GSA Details Plans to Help Re-energize ‘Green Government’

Green may be the General Services Administration new favorite color. And it’s not about money — this time.

GSA is re-energizing its commitment to green government across its entire portfolio of products and services. The agency further outlined its plans to do its part to battle climate change as required under President Joe Biden’s January executive order.

“One thing that is really important to us at GSA across the board is to be looking at how we can decarbonize our entire supply chain,” said Sonal Kemkar Larsen, the senior adviser to the GSA administrator on climate, during a press briefing on April 20. “We procure a lot of different things: Energy, buildings, government goods and vehicles. In all of those, we need to look at our supply chains, the manufacturers, the businesses we are working with all the way to the design and installation in all of this. There is carbon from the beginning to the end so decarbonization is going to be a big lift as we look across the supply chain. A new focus for us is to look across all aspects of procurement.”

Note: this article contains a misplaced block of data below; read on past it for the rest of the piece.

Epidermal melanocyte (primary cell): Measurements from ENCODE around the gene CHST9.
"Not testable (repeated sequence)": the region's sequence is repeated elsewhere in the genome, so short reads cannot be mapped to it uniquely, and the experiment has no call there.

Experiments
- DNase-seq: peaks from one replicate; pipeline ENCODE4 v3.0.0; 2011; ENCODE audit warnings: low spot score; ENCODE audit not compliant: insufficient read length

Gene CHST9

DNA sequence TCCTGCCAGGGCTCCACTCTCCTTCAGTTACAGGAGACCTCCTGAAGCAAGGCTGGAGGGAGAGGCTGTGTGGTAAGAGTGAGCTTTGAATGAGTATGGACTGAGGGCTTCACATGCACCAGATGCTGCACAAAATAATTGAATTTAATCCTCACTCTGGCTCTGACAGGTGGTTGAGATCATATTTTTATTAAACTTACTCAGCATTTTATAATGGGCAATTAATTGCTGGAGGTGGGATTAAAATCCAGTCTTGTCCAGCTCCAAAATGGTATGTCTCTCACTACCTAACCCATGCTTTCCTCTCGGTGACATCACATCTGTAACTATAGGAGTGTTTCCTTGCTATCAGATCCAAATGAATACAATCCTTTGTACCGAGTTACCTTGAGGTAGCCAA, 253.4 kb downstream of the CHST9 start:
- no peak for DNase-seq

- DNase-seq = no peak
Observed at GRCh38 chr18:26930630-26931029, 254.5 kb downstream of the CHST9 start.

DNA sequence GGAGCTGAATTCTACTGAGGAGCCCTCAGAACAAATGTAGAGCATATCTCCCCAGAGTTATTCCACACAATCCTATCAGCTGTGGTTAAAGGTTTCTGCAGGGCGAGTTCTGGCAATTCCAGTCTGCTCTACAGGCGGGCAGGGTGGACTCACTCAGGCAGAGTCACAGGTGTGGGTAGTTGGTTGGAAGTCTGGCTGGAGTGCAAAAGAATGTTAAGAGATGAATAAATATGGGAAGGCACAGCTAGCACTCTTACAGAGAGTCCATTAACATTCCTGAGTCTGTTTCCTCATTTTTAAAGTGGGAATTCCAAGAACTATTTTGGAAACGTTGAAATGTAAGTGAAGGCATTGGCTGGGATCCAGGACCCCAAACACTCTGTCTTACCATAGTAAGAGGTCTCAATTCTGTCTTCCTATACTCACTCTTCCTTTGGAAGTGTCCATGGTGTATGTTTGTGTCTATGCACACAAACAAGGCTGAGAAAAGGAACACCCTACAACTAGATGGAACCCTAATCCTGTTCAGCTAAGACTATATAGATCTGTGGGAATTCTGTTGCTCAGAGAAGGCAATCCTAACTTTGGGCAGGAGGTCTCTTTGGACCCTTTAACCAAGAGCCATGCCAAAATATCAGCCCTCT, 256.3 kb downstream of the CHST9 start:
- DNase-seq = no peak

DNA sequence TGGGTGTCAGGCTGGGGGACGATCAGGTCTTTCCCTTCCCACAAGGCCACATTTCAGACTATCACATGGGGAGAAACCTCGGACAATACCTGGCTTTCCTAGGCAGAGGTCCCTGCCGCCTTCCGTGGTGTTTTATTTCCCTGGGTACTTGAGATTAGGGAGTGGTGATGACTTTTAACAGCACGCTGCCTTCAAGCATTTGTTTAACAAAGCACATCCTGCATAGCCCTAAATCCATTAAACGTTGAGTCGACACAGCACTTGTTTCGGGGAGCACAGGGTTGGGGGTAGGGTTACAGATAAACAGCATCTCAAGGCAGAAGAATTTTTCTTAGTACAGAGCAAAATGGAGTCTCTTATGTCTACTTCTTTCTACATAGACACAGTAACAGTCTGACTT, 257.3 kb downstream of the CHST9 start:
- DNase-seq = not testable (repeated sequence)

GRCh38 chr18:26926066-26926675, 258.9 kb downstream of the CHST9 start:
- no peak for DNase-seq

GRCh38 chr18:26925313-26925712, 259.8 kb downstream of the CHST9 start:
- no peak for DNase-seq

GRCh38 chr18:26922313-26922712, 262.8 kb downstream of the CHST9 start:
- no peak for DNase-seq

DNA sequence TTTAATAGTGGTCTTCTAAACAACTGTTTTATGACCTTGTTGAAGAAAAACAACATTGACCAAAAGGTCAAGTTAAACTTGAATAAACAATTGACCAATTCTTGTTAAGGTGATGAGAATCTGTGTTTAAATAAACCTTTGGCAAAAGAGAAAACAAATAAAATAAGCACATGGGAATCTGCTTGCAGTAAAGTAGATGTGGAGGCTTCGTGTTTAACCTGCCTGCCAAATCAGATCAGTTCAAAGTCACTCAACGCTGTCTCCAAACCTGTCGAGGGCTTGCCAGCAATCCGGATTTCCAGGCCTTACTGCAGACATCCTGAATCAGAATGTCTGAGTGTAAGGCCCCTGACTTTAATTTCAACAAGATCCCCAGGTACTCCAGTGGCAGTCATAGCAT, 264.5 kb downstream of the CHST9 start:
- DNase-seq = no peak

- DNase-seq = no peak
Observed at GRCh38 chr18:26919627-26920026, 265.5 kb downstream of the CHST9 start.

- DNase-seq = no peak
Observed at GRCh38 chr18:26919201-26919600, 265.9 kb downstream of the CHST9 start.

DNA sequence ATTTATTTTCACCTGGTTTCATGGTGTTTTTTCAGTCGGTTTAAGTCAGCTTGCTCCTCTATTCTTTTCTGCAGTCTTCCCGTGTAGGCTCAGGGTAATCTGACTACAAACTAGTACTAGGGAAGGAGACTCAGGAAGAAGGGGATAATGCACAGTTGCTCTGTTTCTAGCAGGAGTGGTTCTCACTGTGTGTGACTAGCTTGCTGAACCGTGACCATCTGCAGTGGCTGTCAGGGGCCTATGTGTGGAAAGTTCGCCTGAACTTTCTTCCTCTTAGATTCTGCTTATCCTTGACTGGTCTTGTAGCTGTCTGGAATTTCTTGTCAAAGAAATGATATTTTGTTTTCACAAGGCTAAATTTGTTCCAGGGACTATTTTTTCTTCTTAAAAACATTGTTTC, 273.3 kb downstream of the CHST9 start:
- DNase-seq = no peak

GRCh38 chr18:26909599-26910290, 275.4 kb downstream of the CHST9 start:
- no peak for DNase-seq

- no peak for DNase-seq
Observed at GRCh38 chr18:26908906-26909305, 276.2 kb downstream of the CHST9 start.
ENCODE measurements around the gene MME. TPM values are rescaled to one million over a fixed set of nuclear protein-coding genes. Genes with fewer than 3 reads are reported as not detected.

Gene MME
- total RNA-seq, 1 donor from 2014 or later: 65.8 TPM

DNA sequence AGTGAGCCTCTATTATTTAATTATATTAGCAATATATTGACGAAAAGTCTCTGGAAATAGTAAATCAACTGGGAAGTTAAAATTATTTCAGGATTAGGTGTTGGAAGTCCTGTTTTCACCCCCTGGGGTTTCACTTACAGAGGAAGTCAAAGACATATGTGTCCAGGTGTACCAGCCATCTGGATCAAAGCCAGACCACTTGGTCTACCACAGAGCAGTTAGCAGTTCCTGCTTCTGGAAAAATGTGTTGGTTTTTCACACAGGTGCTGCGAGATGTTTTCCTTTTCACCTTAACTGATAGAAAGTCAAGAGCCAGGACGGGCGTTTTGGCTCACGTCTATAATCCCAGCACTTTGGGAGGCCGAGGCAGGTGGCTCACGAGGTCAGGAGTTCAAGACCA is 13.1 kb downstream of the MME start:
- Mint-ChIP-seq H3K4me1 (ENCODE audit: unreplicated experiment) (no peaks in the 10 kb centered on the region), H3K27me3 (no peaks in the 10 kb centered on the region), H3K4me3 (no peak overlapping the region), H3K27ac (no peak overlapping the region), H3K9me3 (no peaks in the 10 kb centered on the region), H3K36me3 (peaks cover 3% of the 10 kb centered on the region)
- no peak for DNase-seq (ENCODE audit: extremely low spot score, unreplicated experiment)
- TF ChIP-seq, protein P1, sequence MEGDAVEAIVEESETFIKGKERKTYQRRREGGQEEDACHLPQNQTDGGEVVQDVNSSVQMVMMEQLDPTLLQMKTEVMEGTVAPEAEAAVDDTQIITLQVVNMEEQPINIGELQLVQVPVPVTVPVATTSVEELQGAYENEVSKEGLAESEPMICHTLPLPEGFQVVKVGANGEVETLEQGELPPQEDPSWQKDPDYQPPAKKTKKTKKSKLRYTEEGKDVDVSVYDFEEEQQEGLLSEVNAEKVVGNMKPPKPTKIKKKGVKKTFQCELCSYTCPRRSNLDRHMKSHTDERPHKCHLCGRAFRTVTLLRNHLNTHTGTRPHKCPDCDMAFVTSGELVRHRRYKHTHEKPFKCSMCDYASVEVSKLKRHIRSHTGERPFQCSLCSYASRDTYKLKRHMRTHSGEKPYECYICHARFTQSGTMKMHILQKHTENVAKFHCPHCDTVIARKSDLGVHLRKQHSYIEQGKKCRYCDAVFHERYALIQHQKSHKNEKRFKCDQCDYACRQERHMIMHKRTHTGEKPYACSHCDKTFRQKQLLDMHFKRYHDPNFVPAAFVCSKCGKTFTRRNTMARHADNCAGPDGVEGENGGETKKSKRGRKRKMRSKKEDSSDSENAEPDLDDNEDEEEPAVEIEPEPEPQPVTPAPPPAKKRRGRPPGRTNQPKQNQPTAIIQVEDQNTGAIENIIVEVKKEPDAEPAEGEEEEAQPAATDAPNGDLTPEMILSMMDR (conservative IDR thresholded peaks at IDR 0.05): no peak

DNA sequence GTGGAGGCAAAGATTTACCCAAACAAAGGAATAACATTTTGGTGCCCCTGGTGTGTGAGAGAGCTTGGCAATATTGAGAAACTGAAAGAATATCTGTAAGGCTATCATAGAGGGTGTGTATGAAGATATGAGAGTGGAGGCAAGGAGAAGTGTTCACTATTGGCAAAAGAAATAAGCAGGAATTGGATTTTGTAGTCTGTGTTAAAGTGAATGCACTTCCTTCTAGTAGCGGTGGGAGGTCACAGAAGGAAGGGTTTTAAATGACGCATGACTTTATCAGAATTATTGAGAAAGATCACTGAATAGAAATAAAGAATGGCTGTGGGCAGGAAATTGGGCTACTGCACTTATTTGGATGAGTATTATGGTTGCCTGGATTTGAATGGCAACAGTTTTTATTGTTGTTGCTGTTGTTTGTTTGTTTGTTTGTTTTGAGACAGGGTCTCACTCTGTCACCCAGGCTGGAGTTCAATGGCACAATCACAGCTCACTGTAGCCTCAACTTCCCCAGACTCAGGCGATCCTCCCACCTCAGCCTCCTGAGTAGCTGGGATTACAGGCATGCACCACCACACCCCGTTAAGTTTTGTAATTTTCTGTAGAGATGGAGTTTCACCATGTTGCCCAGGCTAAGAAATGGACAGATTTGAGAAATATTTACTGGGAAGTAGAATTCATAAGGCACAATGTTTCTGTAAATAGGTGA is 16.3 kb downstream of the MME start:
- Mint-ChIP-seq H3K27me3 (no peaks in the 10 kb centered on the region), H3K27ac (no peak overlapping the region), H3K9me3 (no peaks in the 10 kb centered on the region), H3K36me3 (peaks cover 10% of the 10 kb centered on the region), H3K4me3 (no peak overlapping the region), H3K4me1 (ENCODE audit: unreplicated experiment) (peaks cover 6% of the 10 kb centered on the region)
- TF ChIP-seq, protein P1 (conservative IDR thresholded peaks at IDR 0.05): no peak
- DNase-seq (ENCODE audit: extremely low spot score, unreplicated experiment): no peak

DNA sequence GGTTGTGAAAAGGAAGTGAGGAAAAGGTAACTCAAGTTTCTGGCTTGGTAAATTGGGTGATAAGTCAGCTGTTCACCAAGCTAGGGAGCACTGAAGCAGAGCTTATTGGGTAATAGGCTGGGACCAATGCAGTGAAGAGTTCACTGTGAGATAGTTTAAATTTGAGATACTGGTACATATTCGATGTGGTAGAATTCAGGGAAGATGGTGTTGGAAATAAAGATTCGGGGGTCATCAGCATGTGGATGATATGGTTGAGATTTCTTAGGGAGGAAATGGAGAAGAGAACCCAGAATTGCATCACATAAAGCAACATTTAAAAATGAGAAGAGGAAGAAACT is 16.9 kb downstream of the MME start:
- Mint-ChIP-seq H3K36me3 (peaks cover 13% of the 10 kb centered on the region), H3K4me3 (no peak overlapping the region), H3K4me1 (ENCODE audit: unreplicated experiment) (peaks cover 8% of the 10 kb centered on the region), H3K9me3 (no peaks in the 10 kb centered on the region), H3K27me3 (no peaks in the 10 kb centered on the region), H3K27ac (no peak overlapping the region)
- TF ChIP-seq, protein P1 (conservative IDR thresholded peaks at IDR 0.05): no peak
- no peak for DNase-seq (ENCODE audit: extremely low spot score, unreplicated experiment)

The January order made climate change a national security issue and gave nearly every agency some sort of responsibility.

For example, GSA is one of several members of the National Climate Task Force.

There also is an entire section on using the federal buying power to address climate change, which is where a lot of GSA’s efforts will come into play.

GSA must deliver a plan around clean energy vehicles and green electricity. Its plan was due in April, but the White House extended the deadline to May 27. GSA said they are working on that plan and another one around sustainability that will be out later this summer.

Under the executive order, GSA has to address how it will help achieve:

-A carbon pollution-free electricity sector no later than 2035;
-Clean and zero-emission vehicles for federal, state, local, and tribal government fleets, including vehicles of the United States Postal Service;
-Any additional legislation needed to accomplish these objectives; and
-Ensuring that the U.S. retains the union jobs integral to and involved in running and maintaining clean and zero-emission fleets, while spurring the creation of union jobs in the manufacture of those new vehicles.

Two of the biggest focus areas will be around buildings and the fleet of vehicles.

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